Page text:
Newborn and Infant Hypoxic Brain Injury Lawyers

Newborn and Infant Hypoxic Brain Injury Lawyers

When a newborn suffers a birth injury, all of the careful planning for its future comes into question. The lives of the infant’s parents are pulled along with it — and this situation can last for months, years or a lifetime. 

Birth injuries resulting from a lack of oxygen during birth are called hypoxic ischemic encephalopathy (HIE), and often lead to developmental and neurological issues such as cerebral palsy for the child and unexpected financial and emotional strain for the family. The tragic part is that such injuries are often preventable by timely intervention on the part of the attendant medical professionals.

What is Hypoxic Ischemic Encephalopathy?

HIE is a type of brain injury that occurs when an infant doesn’t receive enough oxygenated blood flow to its brain. It occurs in about 1.5 of every 1,000 live births, and is the cause of 23 percent of neonatal deaths worldwide. HIE is a significant worry for premature births — University of Florida Health estimates that it affects 60 percent of all preterm infants.

Photo by Chris Sternal-Johnson of an intubated premature infant, licensed under CC BY 2.0

HIE caused by birth asphyxia is the leading cause of infant deaths in the US, as well as the greatest factor in developmental impairments.

What Causes HIE

HIE can be caused by problems during pregnancy, those in labor and delivery, and postpartum complications. The following are the most common causes:

  • Maternal conditions like high blood pressure and vascular disease
  • Drug and alcohol abuse during pregnancy
  • Mismanaged high-risk pregnancy
  • Abnormal fetal position
  • Prolonged late-stage labor
  • Uterine rupture
  • Placental complications
  • Umbilical cord issues
  • Fetal monitoring errors
  • Delayed emergency C-section

What Should Be Done to Prevent HIE

Proper prevention of HIE starts during pregnancy. At regular intervals, prenatal tests should be given to the mother and baby to ensure fetal health and development — and these tests should be given more often in the event of high-risk pregnancies involving challenging maternal conditions, fetal issues or a history of obstetrical complications.

Photo by Chris Horry at Arnold Palmer Hospital in Orlando, Florida, licensed under CC BY-SA 3.0

When the mother is admitted to the labor and delivery unit, a fetal heart monitor should be used to alert the medical team to any signs of fetal distress. If the baby experiences interrupted oxygen flow to its brain, this will be reflected in the monitoring, at which point the team can try resuscitative measures like having the mother shift position or administering IV fluids. If these interventions don’t work or other complications emerge, the baby sometimes needs to be delivered within minutes to ensure its health.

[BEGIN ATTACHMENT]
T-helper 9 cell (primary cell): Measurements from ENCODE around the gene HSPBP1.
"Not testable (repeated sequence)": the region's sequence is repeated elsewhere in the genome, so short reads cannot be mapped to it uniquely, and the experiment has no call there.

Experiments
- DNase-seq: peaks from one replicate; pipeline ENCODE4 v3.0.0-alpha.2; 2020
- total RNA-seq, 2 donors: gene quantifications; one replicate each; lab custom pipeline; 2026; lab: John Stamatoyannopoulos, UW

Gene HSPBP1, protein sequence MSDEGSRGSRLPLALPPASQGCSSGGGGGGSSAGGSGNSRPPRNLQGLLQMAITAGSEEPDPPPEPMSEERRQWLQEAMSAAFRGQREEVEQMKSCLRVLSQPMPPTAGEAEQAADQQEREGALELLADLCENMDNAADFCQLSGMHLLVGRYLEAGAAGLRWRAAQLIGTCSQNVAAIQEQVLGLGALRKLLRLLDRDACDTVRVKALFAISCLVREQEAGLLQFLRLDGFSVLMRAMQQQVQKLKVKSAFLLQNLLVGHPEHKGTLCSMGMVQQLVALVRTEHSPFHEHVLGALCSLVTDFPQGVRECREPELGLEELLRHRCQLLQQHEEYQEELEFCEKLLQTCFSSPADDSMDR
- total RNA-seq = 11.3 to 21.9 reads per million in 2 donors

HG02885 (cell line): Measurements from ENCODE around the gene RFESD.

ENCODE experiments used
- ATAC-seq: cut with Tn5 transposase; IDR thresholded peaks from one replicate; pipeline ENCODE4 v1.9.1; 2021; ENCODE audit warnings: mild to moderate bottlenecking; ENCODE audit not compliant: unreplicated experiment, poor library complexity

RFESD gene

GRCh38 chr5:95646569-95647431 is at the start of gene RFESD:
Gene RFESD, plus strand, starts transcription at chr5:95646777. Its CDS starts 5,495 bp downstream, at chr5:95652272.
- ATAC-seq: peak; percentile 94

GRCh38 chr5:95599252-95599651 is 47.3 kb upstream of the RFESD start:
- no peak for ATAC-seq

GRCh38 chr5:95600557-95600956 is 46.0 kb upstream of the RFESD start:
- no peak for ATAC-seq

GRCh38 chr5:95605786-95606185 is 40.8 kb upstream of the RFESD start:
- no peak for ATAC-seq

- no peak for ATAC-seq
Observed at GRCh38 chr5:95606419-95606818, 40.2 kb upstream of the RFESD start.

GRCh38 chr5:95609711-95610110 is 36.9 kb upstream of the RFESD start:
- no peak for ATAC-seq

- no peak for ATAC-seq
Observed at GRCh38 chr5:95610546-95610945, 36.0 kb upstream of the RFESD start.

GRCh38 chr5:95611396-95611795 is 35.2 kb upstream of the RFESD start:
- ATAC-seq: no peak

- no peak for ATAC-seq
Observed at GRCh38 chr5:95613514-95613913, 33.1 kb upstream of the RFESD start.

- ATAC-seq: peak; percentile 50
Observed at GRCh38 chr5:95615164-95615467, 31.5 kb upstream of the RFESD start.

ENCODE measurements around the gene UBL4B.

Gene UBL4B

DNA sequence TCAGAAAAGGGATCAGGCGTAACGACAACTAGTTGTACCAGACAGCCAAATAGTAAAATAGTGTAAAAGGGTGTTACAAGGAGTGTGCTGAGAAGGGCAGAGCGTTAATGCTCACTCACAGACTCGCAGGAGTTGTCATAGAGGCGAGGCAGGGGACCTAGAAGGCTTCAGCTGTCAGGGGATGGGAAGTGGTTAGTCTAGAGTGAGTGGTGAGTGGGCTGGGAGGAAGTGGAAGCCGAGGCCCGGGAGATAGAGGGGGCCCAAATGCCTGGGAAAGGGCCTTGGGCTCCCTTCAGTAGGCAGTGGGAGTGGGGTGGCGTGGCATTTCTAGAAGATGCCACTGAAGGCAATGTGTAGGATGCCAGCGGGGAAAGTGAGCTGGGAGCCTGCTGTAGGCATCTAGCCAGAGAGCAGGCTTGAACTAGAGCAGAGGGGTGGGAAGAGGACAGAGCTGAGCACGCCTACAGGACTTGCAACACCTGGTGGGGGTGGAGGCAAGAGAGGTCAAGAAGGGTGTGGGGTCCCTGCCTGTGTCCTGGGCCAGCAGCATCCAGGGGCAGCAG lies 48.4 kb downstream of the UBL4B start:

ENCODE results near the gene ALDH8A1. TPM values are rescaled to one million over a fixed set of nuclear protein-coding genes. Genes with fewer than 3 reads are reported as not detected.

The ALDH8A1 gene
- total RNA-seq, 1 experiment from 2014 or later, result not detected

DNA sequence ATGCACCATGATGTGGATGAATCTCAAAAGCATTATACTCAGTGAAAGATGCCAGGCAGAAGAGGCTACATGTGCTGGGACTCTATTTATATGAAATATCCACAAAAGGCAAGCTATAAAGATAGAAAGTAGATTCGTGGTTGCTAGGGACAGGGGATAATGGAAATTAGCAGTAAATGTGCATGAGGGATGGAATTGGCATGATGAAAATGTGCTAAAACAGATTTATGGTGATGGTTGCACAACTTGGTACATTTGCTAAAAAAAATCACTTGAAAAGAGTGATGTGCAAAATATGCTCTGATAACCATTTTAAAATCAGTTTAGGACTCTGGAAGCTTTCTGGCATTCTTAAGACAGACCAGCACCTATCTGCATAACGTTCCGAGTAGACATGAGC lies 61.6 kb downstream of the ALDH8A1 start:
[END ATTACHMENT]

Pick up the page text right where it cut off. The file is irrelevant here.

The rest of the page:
While the team is attempting to alleviate fetal distress, preparations for an emergency C-section must also be made. The medical staff’s coordination and experience are extremely important in such cases, as delays may spell the difference between a healthy delivery and an infant with HIE.

Treatment of HIE

According to Harvard’s Academic Medical Center Patient Safety Organization, babies with moderate to severe HIE should be treated with therapeutic hypothermia — the practice of cooling the baby’s internal temperature to allow its body time to recover and reduce the spread of damage. This treatment has been shown to be most effective if begun within the first six hours after injury. 

Failure to perform this procedure on a newborn in need of it may constitute medical malpractice.

How to Know if Medical Negligence is Responsible for Your Infant’s Injury

The proof of medical negligence doesn’t rest on showing that something went wrong in the labor, delivery or C-section of your child, resulting in an injury. Rather, it must be proven that the medical professionals in attendance did not provide the standard level of care in such a situation.

Most often, establishing medical negligence requires the testimony of an expert medical witness, able to verify that the defendants’ conduct fell short of the accepted medical standard, and that this lapse in care was responsible for the infant’s injury.

When to See an Attorney

In cases of birth injuries such as HIE, the best course of action is to consult with skilled attorneys like those at McEldrew Young Purtell Merritt. With 30 years of experience litigating cases of birth trauma, the firm is well suited to evaluate the situation and help determine if the injury suffered involved acts of medical negligence or professional malpractice. All birth injury claims are handled on a contingency basis. 

To schedule a meeting for a free consultation, fill out our form or call us directly at 1-800-590-4116.